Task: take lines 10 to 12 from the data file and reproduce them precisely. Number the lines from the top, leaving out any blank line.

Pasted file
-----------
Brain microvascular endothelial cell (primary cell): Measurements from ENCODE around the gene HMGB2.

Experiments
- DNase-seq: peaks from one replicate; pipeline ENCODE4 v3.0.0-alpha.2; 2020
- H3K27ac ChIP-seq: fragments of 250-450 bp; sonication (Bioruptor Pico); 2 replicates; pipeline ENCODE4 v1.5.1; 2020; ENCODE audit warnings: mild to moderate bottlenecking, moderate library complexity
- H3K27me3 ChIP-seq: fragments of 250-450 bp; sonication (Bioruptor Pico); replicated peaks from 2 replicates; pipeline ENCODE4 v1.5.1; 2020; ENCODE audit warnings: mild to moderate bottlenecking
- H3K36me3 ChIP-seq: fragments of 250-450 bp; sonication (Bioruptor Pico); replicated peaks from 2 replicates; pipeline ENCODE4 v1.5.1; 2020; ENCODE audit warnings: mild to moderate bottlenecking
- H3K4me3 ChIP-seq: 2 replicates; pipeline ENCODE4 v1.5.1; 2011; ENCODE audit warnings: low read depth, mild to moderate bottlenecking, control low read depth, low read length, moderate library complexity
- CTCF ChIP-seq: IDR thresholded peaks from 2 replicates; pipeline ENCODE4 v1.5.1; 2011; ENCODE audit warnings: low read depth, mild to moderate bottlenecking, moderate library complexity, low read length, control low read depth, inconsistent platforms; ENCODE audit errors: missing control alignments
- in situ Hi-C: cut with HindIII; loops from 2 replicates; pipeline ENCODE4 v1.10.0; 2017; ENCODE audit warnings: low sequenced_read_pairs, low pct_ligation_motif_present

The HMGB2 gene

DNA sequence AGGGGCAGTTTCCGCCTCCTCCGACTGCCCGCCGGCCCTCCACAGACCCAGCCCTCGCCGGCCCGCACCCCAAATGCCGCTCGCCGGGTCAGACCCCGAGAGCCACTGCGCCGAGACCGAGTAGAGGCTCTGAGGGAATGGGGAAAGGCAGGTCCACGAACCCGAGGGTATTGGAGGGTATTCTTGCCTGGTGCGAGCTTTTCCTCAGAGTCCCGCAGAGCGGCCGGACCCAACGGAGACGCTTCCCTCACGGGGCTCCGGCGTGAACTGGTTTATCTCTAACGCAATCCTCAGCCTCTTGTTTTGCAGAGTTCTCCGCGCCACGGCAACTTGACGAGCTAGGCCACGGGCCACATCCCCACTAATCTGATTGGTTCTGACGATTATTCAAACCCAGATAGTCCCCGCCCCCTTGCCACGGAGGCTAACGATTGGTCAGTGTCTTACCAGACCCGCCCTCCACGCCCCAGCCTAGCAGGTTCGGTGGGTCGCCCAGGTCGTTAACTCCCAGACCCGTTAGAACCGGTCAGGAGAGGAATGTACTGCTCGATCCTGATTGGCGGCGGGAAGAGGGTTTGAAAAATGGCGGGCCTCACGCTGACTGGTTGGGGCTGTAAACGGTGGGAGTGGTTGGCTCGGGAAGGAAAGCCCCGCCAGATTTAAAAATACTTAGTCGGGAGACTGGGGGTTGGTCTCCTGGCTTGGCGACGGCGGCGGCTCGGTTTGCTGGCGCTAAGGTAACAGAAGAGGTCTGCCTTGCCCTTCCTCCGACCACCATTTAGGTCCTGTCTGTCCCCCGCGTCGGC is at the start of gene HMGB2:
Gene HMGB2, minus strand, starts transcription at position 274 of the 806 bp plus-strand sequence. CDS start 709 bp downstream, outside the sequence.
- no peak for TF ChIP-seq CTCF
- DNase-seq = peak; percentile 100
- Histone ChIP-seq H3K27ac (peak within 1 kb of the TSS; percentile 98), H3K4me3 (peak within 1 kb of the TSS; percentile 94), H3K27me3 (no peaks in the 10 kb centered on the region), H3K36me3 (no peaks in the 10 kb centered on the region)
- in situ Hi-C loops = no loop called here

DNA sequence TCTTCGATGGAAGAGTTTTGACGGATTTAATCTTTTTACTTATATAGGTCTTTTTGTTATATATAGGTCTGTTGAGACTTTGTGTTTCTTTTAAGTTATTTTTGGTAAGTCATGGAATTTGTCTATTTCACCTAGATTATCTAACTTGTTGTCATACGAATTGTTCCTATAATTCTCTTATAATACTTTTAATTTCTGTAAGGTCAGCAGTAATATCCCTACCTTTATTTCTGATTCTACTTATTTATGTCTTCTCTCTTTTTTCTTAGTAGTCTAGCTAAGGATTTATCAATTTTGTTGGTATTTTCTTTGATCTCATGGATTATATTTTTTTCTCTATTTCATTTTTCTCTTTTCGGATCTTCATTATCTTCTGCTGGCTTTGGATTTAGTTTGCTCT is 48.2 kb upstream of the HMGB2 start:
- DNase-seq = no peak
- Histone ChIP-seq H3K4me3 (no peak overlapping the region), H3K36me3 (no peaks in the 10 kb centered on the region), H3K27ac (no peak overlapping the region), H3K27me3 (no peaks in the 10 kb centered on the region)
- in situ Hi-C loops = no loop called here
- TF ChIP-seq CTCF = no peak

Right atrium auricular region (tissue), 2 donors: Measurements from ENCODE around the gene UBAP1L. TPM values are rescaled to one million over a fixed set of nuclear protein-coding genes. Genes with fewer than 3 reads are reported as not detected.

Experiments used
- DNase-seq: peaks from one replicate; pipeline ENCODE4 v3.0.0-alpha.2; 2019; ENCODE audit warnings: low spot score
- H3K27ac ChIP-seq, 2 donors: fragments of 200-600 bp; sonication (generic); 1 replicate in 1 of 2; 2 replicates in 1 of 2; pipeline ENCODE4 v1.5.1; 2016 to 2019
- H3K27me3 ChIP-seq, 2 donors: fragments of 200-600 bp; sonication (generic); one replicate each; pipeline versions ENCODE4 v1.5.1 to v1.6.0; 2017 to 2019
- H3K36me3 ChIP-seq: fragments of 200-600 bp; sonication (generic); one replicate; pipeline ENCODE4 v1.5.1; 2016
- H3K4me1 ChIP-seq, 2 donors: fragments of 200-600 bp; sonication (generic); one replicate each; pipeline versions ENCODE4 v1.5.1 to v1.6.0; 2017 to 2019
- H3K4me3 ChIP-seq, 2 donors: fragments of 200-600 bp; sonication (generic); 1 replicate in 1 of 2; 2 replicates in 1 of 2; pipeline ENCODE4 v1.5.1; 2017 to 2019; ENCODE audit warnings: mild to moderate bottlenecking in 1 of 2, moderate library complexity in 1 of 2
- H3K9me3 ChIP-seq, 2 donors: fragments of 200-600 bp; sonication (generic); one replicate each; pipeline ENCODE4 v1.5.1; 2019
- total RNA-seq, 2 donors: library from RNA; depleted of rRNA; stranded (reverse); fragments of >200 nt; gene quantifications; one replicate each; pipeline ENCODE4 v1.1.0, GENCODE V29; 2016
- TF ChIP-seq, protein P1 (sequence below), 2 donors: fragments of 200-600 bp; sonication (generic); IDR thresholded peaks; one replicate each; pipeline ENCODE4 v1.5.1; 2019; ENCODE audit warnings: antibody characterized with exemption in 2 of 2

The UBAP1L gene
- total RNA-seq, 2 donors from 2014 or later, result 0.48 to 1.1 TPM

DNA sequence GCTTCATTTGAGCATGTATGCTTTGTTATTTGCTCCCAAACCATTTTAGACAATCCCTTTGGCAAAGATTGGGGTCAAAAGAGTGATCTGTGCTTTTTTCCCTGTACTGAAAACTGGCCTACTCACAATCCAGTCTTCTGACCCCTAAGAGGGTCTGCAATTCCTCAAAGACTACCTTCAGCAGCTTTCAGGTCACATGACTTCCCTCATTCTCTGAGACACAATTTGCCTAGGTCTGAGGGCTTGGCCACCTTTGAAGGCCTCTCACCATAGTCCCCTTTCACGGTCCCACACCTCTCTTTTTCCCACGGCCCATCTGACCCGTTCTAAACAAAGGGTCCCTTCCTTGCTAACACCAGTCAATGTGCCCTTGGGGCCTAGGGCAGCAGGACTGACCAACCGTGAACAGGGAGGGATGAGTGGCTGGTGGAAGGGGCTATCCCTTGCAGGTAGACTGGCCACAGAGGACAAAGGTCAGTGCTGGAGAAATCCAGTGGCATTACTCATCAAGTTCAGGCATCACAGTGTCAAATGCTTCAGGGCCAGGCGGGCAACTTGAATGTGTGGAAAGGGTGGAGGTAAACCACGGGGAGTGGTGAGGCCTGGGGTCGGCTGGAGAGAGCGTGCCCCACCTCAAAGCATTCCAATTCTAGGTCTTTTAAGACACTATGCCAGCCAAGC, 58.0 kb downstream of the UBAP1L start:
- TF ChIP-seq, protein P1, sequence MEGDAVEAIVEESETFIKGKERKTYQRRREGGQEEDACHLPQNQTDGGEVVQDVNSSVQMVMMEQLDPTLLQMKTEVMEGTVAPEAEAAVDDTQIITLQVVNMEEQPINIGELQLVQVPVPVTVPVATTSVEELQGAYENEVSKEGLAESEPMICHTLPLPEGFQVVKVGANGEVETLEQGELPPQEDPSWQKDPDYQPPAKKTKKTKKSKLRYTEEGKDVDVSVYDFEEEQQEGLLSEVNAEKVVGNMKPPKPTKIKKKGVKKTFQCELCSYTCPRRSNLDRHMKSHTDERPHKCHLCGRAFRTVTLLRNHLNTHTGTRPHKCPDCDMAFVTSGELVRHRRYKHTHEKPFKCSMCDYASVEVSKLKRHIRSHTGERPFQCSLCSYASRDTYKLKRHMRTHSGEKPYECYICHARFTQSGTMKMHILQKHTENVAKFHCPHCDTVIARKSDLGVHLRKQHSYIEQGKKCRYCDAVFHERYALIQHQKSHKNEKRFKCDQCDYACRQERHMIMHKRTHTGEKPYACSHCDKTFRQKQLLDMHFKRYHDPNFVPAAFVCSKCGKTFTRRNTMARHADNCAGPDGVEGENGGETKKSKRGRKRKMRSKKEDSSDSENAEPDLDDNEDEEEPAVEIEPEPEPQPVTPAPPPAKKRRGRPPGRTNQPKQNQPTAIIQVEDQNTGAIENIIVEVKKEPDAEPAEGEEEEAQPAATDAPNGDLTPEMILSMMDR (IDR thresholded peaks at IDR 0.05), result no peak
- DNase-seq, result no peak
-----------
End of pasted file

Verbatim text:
The HMGB2 gene

DNA sequence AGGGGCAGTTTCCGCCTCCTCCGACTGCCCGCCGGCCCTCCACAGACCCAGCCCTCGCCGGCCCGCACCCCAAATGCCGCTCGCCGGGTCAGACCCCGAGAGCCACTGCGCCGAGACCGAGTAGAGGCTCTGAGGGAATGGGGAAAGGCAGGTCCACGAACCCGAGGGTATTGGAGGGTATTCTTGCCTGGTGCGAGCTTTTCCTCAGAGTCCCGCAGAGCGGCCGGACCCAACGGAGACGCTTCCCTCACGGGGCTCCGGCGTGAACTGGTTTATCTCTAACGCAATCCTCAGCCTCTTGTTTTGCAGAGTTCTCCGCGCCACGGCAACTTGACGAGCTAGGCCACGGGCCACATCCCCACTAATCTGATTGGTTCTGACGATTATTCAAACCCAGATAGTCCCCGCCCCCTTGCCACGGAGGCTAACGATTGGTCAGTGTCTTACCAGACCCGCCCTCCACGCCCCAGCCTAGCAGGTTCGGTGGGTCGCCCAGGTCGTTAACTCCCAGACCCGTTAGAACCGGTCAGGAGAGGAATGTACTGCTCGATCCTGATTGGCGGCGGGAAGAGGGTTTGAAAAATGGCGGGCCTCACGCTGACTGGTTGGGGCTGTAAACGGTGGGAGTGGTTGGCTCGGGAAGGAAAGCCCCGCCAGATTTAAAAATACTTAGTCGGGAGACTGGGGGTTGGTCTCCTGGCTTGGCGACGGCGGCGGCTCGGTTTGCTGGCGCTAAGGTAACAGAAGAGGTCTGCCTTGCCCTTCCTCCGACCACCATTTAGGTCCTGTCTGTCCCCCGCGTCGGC is at the start of gene HMGB2:
Gene HMGB2, minus strand, starts transcription at position 274 of the 806 bp plus-strand sequence. CDS start 709 bp downstream, outside the sequence.